# 17.20 Falling

Before you read this, I suggest you read post 17.19. This post illustrates the application of integration to calculate velocity and speed from acceleration, as described in post 17.19. In this post, we will consider an object (like the rock in the picture above) falling close to the surface of the earth, so that the… Continue reading 17.20 Falling

# 17.19 Calculating distances from speeds – integration

Before you read this post, I suggest you read post 17.4. This post introduces the mathematical concept of integration that makes it much easier to understand many scientific topics. But, if you really don’t like mathematics, you can ignore this post and still understand most parts of most other posts. To keep it simple, I’m… Continue reading 17.19 Calculating distances from speeds – integration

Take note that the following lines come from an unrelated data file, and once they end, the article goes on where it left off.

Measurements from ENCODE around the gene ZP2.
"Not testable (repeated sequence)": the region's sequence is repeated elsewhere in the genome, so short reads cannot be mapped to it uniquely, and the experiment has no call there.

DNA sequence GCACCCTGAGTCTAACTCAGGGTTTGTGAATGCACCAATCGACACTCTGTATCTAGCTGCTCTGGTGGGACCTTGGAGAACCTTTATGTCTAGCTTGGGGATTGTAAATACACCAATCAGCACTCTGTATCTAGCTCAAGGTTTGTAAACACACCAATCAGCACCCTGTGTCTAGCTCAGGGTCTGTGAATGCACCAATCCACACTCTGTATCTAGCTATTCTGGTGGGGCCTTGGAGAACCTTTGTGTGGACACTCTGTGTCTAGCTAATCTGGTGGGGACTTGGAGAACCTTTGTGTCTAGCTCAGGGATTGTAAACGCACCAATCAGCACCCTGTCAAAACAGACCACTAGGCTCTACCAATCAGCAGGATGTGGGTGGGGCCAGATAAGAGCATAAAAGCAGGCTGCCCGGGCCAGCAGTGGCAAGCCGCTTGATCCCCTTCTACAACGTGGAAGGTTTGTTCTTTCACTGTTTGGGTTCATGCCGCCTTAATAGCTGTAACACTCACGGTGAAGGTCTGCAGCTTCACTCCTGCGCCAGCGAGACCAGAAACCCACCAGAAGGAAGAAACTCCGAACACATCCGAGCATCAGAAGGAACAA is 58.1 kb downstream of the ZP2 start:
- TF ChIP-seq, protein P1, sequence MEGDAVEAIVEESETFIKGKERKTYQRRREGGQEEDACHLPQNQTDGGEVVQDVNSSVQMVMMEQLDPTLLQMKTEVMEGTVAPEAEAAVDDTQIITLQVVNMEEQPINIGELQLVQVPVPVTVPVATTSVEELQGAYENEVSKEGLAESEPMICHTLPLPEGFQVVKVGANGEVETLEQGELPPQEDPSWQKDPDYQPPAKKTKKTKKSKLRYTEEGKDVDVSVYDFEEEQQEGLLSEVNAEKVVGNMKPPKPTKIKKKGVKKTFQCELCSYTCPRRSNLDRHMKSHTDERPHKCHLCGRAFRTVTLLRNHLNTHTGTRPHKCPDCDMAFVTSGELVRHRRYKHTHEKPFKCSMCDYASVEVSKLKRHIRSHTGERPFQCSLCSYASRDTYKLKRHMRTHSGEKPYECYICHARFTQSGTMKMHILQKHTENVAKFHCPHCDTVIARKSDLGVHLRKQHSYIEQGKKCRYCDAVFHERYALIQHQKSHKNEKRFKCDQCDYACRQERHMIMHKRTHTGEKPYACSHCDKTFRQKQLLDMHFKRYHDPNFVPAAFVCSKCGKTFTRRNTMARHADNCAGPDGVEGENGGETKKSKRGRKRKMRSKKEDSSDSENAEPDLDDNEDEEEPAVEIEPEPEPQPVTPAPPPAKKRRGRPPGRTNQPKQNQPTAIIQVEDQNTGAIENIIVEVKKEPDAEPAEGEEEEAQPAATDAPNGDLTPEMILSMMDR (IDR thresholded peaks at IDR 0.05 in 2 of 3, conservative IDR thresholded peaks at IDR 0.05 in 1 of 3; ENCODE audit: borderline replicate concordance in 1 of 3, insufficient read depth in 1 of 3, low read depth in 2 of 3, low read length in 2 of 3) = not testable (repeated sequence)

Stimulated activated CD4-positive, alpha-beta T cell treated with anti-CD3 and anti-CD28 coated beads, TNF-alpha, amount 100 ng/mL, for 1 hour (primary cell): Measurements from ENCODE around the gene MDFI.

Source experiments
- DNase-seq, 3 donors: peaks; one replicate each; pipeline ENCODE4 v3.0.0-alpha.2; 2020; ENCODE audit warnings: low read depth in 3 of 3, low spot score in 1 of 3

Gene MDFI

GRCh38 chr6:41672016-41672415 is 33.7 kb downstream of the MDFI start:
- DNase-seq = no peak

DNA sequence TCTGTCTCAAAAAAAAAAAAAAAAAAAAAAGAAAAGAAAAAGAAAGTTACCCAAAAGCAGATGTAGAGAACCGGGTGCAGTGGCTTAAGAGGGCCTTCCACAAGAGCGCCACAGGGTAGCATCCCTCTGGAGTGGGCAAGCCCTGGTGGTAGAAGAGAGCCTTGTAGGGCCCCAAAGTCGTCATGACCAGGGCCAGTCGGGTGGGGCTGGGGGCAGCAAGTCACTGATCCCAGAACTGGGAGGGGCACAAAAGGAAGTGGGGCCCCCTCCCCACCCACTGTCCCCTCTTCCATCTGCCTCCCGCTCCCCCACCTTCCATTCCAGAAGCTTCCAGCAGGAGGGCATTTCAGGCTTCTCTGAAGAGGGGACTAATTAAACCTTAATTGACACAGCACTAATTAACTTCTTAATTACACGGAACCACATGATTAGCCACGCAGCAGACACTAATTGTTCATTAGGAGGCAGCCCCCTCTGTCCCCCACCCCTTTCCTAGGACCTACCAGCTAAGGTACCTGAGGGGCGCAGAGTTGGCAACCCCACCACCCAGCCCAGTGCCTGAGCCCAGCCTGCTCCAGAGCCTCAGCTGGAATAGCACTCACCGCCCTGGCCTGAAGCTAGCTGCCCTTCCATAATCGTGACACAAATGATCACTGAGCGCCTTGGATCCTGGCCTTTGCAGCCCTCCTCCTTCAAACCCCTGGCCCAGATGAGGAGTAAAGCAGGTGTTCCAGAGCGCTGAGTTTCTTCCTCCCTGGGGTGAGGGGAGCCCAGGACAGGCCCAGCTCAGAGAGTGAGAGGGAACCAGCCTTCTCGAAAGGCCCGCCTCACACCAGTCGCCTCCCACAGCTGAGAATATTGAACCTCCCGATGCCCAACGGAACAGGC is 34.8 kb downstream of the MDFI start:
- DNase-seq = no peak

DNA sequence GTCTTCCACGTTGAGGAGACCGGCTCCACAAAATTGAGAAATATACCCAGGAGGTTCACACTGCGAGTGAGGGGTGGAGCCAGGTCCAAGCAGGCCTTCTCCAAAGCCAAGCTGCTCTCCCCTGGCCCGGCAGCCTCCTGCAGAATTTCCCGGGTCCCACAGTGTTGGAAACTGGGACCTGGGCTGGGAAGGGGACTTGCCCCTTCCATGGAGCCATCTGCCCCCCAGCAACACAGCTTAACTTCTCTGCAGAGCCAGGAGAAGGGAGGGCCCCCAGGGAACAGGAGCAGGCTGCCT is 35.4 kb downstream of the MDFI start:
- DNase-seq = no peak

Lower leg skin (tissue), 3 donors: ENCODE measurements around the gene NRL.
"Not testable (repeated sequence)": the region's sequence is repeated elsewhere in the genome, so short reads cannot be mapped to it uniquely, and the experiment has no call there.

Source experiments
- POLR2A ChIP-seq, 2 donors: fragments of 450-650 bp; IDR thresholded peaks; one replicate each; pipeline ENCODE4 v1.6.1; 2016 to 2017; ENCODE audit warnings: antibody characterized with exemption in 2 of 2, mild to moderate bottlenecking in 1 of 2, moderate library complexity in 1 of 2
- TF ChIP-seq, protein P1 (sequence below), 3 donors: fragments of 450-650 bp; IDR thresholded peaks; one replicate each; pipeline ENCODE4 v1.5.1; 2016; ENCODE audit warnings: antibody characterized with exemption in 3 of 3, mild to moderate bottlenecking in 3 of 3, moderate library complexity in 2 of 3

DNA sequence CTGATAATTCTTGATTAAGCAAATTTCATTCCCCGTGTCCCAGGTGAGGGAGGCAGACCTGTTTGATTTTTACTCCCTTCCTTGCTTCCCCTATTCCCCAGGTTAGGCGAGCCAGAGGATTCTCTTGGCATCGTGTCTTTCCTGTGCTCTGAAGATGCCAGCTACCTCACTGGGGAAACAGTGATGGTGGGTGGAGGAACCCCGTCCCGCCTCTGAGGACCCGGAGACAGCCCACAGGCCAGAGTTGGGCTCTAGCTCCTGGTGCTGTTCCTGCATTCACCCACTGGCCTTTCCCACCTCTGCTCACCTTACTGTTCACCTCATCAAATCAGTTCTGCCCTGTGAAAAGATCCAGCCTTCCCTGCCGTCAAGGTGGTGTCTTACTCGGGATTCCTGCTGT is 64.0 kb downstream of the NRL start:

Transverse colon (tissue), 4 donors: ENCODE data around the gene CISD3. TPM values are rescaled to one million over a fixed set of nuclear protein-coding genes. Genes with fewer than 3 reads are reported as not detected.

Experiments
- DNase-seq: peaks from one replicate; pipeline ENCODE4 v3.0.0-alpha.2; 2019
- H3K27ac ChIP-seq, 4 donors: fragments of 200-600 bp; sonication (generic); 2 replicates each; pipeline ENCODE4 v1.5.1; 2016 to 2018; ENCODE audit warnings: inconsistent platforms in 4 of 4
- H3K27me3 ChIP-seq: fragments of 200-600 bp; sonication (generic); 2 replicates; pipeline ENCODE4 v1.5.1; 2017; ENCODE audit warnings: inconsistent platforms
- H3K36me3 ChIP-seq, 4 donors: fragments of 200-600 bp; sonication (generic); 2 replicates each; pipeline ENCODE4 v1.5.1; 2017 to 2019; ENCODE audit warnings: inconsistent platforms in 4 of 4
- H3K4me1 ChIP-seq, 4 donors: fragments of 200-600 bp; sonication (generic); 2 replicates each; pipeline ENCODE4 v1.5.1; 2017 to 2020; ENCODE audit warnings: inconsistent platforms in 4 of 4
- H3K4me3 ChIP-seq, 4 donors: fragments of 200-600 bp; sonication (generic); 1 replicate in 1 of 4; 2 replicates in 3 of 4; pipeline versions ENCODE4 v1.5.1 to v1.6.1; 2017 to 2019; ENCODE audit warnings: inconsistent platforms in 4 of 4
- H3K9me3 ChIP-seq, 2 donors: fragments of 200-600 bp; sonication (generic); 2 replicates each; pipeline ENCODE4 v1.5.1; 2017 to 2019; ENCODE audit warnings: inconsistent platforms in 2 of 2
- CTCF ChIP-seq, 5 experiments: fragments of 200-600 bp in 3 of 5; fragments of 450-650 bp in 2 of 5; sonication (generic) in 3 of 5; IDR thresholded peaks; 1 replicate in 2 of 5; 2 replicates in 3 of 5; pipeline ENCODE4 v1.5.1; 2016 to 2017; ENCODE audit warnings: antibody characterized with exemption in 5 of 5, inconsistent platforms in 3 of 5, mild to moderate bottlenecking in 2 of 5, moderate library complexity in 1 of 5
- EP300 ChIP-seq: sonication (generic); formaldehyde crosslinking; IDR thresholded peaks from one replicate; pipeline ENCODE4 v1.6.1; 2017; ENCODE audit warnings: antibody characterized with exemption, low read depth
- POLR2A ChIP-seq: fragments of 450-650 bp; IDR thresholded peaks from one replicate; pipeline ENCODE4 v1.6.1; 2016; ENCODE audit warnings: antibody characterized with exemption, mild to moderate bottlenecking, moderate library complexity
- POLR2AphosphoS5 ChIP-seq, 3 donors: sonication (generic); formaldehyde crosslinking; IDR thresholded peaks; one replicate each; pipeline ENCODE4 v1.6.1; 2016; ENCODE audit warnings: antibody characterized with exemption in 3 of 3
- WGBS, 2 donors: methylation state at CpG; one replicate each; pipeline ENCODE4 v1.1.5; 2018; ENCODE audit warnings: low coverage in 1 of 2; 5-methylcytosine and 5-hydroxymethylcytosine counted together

# 17.18 Terminal velocity and parachutes

Before you read this, I suggest you read post 17.17. If we ignore viscosity (post 17.17), an object of mass m that falls from a height h, gains a speed of v =√(2gh) (post 16.42), where g is the magnitude of the earth’s gravitational field (post 16.16). This result was derived by assuming all the… Continue reading 17.18 Terminal velocity and parachutes

# 17.17 Drag and viscosity

Try pushing your finger slowly through a glass of water: now try to do the same in a glass of treacle or honey. You will find that the treacle or honey exerts a force (post 16.13), resisting the motion of your finger (rather like friction in post 16.19), that is much greater than the force… Continue reading 17.17 Drag and viscosity